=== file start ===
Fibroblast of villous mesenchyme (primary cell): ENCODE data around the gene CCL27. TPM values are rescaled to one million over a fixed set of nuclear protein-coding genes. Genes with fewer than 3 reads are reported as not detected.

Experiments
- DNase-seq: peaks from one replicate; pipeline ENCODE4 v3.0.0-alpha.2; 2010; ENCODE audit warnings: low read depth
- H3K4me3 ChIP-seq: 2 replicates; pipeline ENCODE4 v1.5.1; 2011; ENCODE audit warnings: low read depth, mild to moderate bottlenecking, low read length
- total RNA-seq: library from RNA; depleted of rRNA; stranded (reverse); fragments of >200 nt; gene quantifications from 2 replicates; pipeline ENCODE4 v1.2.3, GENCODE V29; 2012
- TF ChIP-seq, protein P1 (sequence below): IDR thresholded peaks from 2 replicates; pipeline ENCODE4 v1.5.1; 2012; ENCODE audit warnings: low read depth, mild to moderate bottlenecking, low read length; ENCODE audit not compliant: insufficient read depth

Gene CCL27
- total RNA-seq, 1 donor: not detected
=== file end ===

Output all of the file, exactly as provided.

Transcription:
Fibroblast of villous mesenchyme (primary cell): ENCODE data around the gene CCL27. TPM values are rescaled to one million over a fixed set of nuclear protein-coding genes. Genes with fewer than 3 reads are reported as not detected.

Experiments
- DNase-seq: peaks from one replicate; pipeline ENCODE4 v3.0.0-alpha.2; 2010; ENCODE audit warnings: low read depth
- H3K4me3 ChIP-seq: 2 replicates; pipeline ENCODE4 v1.5.1; 2011; ENCODE audit warnings: low read depth, mild to moderate bottlenecking, low read length
- total RNA-seq: library from RNA; depleted of rRNA; stranded (reverse); fragments of >200 nt; gene quantifications from 2 replicates; pipeline ENCODE4 v1.2.3, GENCODE V29; 2012
- TF ChIP-seq, protein P1 (sequence below): IDR thresholded peaks from 2 replicates; pipeline ENCODE4 v1.5.1; 2012; ENCODE audit warnings: low read depth, mild to moderate bottlenecking, low read length; ENCODE audit not compliant: insufficient read depth

Gene CCL27
- total RNA-seq, 1 donor: not detected